Janusz Korczak lived an extraordinary life through the worst of times. He was an educator and ran an orphanage in the Warsaw ghetto during the German occupation of Poland in World War II. During the most difficult parts of the occupation, Korczak made up stories to buoy the spirts of the children. He invented an imaginary planet and pretended there was more food in the pantry than the little there actually was. When the subject of Treblinka came up and rumours began to circulate about the horrors in the camp, he kept the children away from that truth. On multiple occasions, his influential friends offered to help him out of the ghetto and into hiding, but he refused. He would not leave his children. Korczak was beholden to a different moral philosophy, one that roots itself in self-sacrifice for the greater good of the community.

A few years ago, I had the chance to visit Korczak’s orphanage in Warsaw on a cold day in January. There weren’t any Jewish children there, and the interior had been updated from when Korczak ran the place. I remember a boy with a shaved head who smiled at me; outside, the snow continued to fall. Soon there’d be close to a foot of snow on the ground, and even in my first proper winter coat, which I’d purchased for this trip, the cold would stay in my bones until that night when I chased it down with a liquorish vodka.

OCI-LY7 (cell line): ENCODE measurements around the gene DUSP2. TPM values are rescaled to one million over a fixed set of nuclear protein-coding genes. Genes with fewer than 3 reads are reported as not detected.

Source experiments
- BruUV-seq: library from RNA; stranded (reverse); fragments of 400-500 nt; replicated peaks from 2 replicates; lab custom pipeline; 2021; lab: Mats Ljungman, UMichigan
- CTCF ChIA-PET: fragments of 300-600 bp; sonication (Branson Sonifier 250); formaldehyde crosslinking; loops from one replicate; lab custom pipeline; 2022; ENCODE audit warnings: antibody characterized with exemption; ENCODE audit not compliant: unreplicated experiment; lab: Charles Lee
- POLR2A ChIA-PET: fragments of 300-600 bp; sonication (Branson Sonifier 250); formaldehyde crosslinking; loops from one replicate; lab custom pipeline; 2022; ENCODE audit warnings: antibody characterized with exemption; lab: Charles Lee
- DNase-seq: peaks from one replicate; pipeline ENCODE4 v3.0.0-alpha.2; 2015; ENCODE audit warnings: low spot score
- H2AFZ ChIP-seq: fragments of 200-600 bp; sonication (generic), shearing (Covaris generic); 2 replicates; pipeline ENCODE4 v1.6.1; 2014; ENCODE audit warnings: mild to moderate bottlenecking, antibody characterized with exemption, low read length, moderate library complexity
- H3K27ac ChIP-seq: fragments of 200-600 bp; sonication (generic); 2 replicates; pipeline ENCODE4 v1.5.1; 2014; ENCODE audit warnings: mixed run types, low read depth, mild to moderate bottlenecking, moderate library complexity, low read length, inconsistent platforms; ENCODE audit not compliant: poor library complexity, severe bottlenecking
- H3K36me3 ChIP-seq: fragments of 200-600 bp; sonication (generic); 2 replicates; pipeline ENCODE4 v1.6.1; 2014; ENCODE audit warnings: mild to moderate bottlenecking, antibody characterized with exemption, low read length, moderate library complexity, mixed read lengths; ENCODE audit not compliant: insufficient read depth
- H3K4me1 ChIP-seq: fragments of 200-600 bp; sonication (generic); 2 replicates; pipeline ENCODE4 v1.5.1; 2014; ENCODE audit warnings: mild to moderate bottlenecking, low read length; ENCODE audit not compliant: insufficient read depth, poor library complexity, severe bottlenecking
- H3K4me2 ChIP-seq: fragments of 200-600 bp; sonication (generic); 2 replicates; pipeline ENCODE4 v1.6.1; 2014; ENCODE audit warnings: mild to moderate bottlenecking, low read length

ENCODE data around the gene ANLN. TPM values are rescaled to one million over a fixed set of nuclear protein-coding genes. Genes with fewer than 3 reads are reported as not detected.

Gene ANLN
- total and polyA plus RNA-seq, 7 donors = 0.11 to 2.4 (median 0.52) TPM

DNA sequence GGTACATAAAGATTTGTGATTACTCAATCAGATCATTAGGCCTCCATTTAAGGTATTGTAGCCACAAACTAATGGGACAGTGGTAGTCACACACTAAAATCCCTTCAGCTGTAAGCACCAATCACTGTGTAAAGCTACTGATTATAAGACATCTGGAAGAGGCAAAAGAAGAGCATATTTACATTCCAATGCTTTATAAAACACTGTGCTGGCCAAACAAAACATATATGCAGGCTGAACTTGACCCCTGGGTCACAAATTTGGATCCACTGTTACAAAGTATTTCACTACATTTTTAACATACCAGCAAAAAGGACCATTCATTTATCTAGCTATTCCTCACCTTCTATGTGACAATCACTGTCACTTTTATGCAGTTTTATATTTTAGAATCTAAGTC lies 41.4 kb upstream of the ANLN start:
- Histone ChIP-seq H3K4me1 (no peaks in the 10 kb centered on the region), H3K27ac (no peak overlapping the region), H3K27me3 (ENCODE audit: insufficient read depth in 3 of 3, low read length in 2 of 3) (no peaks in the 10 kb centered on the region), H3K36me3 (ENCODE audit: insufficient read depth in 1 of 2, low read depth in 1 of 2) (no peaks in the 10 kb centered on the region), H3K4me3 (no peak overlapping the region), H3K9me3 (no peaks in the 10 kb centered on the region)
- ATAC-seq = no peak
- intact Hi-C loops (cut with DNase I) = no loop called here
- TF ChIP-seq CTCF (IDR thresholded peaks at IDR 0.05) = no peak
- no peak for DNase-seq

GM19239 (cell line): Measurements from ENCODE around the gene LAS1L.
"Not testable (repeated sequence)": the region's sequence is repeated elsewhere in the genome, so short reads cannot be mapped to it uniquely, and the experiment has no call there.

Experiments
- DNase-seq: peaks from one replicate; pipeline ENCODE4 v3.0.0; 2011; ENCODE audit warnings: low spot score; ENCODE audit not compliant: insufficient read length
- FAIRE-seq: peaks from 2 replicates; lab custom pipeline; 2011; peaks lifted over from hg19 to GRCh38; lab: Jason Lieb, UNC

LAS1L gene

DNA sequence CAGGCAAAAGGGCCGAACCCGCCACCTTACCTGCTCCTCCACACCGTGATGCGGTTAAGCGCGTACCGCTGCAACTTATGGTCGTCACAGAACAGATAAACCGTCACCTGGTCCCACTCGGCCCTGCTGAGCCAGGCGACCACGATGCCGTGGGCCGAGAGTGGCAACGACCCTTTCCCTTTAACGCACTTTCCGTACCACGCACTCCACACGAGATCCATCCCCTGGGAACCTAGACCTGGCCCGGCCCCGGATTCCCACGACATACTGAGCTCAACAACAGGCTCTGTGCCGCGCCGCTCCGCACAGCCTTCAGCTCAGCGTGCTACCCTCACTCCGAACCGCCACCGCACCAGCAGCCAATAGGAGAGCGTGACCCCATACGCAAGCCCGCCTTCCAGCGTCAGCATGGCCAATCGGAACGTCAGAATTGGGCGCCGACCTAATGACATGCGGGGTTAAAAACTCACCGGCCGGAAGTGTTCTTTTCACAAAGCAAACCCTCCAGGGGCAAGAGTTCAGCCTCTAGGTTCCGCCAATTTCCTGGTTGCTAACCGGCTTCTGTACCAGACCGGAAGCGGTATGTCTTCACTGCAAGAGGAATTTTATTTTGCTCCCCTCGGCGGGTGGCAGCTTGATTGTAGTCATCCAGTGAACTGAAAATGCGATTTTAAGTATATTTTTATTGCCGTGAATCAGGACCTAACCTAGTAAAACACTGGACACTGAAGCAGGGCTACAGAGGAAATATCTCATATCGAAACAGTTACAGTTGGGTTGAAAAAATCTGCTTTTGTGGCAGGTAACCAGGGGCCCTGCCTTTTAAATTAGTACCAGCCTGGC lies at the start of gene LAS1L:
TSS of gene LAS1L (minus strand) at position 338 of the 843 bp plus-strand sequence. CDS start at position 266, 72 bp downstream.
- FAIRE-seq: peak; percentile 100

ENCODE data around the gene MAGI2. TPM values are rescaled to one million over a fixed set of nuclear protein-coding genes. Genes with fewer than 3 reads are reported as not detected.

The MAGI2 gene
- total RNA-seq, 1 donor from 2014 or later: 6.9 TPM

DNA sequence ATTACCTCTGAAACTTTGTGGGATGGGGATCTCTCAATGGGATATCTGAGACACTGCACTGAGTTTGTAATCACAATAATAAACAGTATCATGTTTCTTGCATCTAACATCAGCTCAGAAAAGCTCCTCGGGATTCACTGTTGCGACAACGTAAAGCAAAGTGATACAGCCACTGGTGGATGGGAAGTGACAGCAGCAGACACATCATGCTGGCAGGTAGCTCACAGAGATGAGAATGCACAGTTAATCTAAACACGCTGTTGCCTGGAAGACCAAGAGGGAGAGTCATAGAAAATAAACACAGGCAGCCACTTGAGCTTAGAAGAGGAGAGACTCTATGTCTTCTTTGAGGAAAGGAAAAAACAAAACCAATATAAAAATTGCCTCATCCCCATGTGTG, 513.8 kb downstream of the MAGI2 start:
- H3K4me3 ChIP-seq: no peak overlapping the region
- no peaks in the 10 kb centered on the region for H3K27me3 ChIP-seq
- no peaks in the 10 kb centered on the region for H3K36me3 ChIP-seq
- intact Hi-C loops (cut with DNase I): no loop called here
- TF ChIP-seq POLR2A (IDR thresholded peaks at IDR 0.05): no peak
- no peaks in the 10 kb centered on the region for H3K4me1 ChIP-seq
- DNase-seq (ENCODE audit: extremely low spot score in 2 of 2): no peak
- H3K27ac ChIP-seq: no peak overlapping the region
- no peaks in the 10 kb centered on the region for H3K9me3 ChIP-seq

The second of my weddings happened in Kolkata, the first being a Jewish wedding in Los Angeles. One of the guests at our wedding ended up staying on after the festivities had ended to serve at Mother Teresa’s orphanage. His dear friend had recently taken his life and his work at the orphanage became a kind of penance for the absolution he hadn’t been able to provide. In exchange for cleaning toilets he was given a respite from the hammering guilt.

The story of Kant that survives today is that of the mechanical philosopher, the one who’s dry to the bone, unable to see beyond the chains of reason. Newer biographies suggest a more playful version, the man who in his youth frequented parties, desired the love of two women, but was too poor to ask for either’s hand in marriage. Once, this younger Kant drank so much he couldn’t find his way home.